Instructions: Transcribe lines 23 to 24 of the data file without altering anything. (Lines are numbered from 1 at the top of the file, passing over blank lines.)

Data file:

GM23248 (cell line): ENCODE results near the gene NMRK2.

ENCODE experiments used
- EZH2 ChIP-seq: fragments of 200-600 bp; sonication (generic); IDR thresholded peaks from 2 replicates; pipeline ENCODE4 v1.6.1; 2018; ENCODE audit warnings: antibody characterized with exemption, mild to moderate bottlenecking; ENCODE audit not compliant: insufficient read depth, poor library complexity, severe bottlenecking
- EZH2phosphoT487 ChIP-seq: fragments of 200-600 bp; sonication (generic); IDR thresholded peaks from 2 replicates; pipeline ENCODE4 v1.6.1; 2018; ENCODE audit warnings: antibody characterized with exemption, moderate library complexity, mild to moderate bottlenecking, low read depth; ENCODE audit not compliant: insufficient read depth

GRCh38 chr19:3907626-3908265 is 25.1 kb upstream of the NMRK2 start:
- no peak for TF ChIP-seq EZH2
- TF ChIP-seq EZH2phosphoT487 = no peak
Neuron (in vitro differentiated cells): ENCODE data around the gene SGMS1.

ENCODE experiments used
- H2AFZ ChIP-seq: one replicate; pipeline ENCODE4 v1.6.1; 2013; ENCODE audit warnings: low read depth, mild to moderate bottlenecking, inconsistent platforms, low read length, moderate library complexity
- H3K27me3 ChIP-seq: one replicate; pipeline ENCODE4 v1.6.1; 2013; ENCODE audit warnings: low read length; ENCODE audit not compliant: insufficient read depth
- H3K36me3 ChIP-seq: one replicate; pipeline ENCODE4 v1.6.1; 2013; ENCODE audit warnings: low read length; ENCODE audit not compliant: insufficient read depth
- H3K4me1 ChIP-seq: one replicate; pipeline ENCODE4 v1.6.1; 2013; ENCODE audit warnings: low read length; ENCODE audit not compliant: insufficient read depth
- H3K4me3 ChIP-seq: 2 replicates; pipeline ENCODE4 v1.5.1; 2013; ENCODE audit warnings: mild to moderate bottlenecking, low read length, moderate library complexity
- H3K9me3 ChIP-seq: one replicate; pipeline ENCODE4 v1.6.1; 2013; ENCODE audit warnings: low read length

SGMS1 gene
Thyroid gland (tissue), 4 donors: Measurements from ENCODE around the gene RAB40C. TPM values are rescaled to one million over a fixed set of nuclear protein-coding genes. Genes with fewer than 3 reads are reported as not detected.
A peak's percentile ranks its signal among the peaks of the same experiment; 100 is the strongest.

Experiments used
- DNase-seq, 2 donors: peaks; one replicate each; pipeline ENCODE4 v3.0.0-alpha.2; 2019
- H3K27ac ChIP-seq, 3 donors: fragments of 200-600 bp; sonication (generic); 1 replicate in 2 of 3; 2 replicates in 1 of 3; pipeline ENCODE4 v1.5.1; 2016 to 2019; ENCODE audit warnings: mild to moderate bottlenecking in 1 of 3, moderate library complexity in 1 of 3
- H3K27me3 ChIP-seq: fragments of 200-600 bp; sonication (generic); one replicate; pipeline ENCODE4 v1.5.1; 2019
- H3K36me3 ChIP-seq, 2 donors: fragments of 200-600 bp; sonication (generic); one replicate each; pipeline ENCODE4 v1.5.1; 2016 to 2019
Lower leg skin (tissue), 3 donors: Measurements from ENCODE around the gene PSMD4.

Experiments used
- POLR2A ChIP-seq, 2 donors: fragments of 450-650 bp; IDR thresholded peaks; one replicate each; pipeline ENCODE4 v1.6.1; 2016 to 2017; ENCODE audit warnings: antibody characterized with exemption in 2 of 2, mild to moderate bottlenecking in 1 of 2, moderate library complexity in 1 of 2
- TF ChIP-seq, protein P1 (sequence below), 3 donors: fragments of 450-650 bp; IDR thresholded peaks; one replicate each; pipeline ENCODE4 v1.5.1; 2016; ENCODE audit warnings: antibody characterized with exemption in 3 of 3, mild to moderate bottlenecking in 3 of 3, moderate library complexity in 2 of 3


- H3K36me3 ChIP-seq, 2 donors: fragments of 200-600 bp; sonication (generic); one replicate each; pipeline ENCODE4 v1.5.1; 2016 to 2019
Lower leg skin (tissue), 3 donors: Measurements from ENCODE around the gene PSMD4.